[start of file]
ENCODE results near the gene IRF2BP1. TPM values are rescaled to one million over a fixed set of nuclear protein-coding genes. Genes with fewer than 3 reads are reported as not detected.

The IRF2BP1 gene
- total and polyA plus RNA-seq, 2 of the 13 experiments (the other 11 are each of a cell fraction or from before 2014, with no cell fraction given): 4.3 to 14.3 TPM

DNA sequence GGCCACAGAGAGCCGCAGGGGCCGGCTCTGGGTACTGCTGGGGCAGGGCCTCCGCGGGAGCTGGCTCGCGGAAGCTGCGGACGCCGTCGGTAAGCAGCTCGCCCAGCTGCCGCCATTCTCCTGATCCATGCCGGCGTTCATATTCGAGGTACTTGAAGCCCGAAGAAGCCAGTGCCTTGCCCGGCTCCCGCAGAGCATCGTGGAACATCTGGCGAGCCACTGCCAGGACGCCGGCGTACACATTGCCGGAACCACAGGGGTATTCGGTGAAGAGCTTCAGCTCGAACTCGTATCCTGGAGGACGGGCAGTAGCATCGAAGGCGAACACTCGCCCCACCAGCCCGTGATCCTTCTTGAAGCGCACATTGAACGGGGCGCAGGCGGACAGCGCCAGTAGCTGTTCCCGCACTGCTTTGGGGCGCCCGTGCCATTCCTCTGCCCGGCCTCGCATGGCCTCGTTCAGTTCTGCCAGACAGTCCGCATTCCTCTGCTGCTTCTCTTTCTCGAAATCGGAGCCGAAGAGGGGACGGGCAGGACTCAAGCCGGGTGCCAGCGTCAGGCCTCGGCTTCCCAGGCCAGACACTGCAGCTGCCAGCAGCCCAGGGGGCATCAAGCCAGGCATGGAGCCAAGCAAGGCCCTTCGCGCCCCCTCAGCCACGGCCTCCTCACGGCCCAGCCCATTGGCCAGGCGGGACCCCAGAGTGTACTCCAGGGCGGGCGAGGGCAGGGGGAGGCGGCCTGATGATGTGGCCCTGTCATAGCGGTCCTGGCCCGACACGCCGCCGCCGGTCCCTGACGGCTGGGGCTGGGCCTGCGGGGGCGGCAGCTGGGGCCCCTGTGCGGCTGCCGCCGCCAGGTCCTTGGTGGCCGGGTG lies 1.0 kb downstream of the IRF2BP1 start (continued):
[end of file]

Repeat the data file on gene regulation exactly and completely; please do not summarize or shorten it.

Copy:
ENCODE results near the gene IRF2BP1. TPM values are rescaled to one million over a fixed set of nuclear protein-coding genes. Genes with fewer than 3 reads are reported as not detected.

The IRF2BP1 gene
- total and polyA plus RNA-seq, 2 of the 13 experiments (the other 11 are each of a cell fraction or from before 2014, with no cell fraction given): 4.3 to 14.3 TPM

DNA sequence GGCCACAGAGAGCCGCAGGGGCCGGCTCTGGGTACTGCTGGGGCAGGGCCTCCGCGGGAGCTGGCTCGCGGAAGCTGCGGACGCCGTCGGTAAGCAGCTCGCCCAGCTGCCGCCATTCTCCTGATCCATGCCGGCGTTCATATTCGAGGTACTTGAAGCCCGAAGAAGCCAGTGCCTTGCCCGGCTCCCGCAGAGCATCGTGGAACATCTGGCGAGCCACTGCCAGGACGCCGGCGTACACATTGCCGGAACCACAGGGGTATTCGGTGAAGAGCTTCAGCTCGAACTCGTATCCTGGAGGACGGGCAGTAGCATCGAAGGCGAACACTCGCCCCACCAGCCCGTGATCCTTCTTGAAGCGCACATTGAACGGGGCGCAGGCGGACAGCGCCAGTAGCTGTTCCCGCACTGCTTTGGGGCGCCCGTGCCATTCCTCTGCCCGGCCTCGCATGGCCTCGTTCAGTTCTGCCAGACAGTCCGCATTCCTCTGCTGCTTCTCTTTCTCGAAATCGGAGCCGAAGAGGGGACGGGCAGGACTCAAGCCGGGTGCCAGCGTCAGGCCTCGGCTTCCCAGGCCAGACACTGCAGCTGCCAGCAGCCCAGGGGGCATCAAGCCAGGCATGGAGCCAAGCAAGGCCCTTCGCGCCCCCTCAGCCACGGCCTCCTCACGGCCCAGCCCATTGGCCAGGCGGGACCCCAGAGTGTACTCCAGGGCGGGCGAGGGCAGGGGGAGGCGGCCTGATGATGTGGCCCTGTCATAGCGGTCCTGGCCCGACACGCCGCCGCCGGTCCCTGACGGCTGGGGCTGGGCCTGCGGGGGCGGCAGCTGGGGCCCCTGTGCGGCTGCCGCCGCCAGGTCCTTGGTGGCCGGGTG lies 1.0 kb downstream of the IRF2BP1 start (continued):